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First Nations chiefs reflect on impacts of year-long Highway 8 closure as route reopens

“It devastated homes, devastated land. It displaced us from each other, our resources," said Cooks Ferry Indian Band chief, Christine Minnabarriet.

Slabs of old highway pavement can still be seen across the river from newly rebuilt sections of Highway 8, a road that serves as a vital connection for First Nations communities living in the region.

Christine Minnabarriet, Cooks Ferry Indian Band chief, said she is happy to see the highway open again — because the route isn’t just a secondary road for the community.

Minnaberriet said there are nearly 400 people registered as members of the Cooks Ferry band, with 26 reserves spread out across the Nicola Valley. Policing, healthcare and ambulance services are also spread out within different jurisdictions.

“When a highway closes, this is what connects us to our families and our resources and our people and our spirit,” Minnabarriet said.

According to the Ministry of Transportation and Infrastructure, seven kilometres of Highway 8 were lost to last November's atmospheric river, with 15 sites where both lanes of the road were swept away.

The event caused the loss of more than 20 hectares of agricultural land, in addition to homes and properties near the river, and led to the displacement of First Nations communities.

Almost one year after last fall’s torrent of rain caused devastating damage along the corridor, Highway 8 is once again open to the public, with temporary repairs completed and unveiled on Wednesday.

Speaking at an event held Wednesday to announce the reopening, Minnaberriet said the extreme weather happened only months after band members were evacuated due to the Lytton Creek wildfire.

“We were devastated by this atmospheric river event, which again caused mass evacuations, displacement of our people — long term this time,” Minnaberriet said.

“It devastated homes, devastated land. It displaced us from each other, our resources.”

Norman Drynock, chief of the Nicomen Indian Band, noted the community is still scattered from the natural disaster which saw homes lost to the rising river.

“We’re scattered all over. When I came up this way, I had my heart squeezed because there are homes gone. I used to honk the horn to a real close friend of mine, but his home is not there,” Drynock said.

Drynock noted fuel cost “four times everybody else’s" during the highway closure because it needed to be transported a longer distance to get to the community.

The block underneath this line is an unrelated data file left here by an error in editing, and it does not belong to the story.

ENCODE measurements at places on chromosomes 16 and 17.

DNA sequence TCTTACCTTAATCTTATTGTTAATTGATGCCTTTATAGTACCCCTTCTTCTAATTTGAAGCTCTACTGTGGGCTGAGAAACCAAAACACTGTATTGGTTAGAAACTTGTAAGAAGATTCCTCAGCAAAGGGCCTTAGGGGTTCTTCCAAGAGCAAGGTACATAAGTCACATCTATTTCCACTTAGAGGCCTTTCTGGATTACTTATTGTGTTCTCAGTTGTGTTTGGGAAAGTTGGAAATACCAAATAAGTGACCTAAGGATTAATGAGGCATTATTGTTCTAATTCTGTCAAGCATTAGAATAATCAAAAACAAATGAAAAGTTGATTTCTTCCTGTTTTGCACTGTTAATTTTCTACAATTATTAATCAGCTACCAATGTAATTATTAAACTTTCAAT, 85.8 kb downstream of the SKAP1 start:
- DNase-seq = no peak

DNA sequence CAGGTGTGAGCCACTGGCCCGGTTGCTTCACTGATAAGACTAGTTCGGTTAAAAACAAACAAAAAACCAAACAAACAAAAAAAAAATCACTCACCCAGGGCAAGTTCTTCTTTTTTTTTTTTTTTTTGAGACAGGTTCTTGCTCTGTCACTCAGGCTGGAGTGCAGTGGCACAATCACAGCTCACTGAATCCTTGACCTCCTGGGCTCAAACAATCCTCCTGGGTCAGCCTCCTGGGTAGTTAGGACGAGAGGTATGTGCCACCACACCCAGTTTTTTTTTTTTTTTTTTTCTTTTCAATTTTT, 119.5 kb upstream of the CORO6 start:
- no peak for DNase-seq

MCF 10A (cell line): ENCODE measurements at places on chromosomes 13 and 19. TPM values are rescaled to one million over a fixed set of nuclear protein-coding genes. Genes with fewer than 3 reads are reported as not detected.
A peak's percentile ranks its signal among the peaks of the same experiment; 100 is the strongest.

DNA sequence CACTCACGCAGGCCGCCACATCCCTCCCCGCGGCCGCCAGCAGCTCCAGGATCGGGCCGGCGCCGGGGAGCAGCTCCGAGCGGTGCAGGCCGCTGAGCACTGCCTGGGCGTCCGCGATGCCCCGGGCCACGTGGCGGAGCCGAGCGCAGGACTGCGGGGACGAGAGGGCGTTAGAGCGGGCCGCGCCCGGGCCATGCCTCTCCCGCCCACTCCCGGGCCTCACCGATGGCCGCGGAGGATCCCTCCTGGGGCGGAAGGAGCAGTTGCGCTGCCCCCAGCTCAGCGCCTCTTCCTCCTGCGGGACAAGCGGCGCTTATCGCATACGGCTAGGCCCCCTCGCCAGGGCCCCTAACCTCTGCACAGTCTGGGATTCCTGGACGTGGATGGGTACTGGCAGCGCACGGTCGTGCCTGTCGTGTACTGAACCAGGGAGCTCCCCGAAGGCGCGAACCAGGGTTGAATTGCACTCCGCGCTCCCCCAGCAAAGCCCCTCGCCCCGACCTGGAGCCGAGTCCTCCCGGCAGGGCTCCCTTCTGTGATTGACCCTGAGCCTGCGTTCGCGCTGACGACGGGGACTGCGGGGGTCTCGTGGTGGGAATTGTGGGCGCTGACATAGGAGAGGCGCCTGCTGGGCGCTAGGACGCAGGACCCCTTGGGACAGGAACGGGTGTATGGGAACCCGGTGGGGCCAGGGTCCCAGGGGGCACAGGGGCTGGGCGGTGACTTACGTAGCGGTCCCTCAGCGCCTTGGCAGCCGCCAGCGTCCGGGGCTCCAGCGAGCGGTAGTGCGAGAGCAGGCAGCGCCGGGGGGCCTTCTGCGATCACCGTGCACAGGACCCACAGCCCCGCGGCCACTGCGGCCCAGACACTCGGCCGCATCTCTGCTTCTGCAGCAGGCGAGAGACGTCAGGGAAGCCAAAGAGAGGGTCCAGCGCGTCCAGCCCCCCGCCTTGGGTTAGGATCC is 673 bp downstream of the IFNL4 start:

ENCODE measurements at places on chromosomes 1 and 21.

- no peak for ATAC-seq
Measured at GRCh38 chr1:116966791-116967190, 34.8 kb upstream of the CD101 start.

Now that the highway is open, Drynock said the community has improved access to healthcare, shopping and other resources.

“When you drive on that road, you’ve got to appreciate what it's doing for us,” Drynock said.

According to the province and First Nations leaders, several band members contributed to highway reconstruction efforts, with Indigenous people making up 30 per cent of the 200 person workforce.

Rob Fleming, B.C.’s minister of transportation and infrastructure, said traditional knowledge contributed to the highway reconstruction and river habitat rehabilitation, noting First Nations’ knowledge “predates the department of highways and public works, as it was called in the 1890’s.”

“It was very helpful to plan the right kind of habitat restoration, to also look at strategies around armouring embankments and where areas of vulnerability are based on literally centuries of living along that corridor,” Fleming said.

Minnaberriet said Cooks Ferry has seen “meaningful participation in employment” for highway reconstruction.

“I have heard time and time again in the past month of individuals who are working on the highway, who are just so proud to be contributors, not just seeing outsiders come in and do the work,” Minnaberriet said, taking time to thank the flaggers, labourers, environmental and cultural monitors who worked on the project.

"You've been immersed in the devastation and change to your home. You have felt the pain, grieved the loss, and yet you showed up time and time again.”

Marcel Shackelly, chief of the Shackan Indian Band, noted the collaboration between First Nations and the Ministry of Transportation and Infrastructure.

“On all the work that happened on Highway 8, it feels like we've made many leaps ahead in understanding how to work with each other. So that if we keep on this path, supporting the principles of UNDRIP that we will find a path forward,” Shackelly said.

Highway 8 is now open to the public, but the ministry said motorists should remember it is still an active construction zone as crews continue to work on permanent repairs.

Travellers are asked to drive with respect for the communities living along the road.

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